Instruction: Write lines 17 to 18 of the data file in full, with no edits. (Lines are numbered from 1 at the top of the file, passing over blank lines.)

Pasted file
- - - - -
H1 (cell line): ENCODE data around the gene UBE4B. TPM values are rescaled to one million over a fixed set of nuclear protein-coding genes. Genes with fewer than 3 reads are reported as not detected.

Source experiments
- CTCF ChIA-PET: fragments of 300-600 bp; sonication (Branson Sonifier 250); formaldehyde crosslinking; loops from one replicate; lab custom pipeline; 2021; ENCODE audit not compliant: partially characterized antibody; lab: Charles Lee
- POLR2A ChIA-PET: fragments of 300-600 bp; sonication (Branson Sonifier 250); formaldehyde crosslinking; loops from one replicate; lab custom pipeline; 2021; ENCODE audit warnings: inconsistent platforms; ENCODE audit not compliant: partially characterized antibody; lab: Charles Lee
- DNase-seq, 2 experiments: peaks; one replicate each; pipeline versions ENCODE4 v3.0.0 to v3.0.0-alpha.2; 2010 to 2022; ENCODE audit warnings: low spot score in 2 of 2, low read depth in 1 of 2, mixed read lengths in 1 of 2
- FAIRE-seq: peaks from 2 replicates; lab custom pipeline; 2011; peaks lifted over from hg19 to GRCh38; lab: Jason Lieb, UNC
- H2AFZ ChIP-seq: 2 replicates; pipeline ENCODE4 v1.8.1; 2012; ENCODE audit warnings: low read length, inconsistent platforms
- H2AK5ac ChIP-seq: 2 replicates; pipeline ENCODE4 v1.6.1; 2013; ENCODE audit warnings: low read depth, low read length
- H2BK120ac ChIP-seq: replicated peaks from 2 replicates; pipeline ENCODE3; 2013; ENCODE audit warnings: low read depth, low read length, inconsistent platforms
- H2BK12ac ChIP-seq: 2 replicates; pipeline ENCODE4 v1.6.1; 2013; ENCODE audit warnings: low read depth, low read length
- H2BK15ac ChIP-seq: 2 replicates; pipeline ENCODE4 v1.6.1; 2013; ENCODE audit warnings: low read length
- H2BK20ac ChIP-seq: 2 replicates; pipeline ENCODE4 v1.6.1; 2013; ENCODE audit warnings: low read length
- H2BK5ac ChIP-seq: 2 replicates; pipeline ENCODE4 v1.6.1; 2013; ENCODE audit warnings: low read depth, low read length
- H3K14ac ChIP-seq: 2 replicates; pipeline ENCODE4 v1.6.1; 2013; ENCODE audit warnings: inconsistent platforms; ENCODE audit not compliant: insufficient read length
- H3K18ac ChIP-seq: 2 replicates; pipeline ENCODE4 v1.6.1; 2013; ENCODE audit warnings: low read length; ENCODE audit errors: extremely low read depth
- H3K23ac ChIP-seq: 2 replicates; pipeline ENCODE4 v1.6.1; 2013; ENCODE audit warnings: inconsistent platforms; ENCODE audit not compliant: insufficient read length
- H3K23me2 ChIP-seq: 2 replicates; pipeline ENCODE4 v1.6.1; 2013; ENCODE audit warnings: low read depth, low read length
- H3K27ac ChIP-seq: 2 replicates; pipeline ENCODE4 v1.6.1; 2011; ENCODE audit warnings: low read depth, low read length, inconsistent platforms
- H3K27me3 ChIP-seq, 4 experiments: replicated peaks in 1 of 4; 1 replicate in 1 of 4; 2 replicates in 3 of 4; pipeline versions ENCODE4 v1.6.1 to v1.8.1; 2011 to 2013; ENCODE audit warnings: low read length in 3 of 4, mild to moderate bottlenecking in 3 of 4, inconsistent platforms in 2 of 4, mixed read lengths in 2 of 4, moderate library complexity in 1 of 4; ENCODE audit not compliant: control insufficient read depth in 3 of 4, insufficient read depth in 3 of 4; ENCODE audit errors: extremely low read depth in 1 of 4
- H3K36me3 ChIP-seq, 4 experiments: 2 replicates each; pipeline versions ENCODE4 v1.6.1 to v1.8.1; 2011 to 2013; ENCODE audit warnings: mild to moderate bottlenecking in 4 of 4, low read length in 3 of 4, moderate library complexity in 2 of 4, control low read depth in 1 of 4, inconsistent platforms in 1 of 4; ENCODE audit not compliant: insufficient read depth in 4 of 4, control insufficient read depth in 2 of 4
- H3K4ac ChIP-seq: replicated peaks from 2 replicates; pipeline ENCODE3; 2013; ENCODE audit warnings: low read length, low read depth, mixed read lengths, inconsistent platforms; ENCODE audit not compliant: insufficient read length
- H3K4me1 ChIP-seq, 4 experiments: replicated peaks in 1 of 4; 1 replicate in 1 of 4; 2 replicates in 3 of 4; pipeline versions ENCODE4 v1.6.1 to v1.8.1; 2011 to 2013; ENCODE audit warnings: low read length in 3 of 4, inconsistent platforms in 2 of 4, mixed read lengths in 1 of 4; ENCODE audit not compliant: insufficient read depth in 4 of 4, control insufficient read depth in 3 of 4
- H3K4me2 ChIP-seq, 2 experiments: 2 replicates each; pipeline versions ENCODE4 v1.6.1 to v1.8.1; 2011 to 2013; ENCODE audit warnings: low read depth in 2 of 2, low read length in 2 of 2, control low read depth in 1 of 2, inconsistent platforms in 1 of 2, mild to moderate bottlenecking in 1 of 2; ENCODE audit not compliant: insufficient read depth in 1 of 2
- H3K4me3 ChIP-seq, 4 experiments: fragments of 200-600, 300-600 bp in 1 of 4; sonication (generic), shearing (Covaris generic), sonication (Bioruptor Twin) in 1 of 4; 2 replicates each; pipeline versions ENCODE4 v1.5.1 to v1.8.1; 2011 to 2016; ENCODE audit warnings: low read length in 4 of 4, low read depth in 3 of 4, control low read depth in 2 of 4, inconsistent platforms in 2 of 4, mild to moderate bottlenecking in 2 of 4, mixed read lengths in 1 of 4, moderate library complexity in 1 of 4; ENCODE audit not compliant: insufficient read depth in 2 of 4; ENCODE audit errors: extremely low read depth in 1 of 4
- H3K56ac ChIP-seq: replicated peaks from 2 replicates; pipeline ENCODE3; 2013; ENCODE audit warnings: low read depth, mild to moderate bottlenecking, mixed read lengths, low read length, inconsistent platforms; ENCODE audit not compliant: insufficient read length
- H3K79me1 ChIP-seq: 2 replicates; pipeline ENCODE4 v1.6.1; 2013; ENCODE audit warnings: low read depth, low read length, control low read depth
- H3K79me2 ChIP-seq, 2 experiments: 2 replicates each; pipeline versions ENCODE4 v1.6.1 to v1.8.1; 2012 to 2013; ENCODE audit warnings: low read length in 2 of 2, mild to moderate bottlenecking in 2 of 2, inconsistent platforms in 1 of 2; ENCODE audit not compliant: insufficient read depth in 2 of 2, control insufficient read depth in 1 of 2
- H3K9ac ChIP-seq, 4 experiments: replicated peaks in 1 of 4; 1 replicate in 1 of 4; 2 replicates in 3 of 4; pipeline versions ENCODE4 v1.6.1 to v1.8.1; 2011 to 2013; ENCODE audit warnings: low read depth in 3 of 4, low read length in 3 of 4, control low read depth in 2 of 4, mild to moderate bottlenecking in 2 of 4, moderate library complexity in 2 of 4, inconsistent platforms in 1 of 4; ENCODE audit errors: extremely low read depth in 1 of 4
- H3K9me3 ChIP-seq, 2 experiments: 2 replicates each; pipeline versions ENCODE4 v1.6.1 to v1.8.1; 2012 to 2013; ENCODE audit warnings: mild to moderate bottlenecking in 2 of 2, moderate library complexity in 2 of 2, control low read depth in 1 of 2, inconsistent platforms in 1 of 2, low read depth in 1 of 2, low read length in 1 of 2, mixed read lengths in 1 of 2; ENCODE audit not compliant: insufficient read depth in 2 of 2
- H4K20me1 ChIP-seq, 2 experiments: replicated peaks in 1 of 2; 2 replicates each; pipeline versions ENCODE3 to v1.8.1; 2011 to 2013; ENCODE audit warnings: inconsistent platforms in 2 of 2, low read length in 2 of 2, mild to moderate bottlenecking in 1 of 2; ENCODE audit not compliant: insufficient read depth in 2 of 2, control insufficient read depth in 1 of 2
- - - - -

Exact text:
- H3K23me2 ChIP-seq: 2 replicates; pipeline ENCODE4 v1.6.1; 2013; ENCODE audit warnings: low read depth, low read length
- H3K27ac ChIP-seq: 2 replicates; pipeline ENCODE4 v1.6.1; 2011; ENCODE audit warnings: low read depth, low read length, inconsistent platforms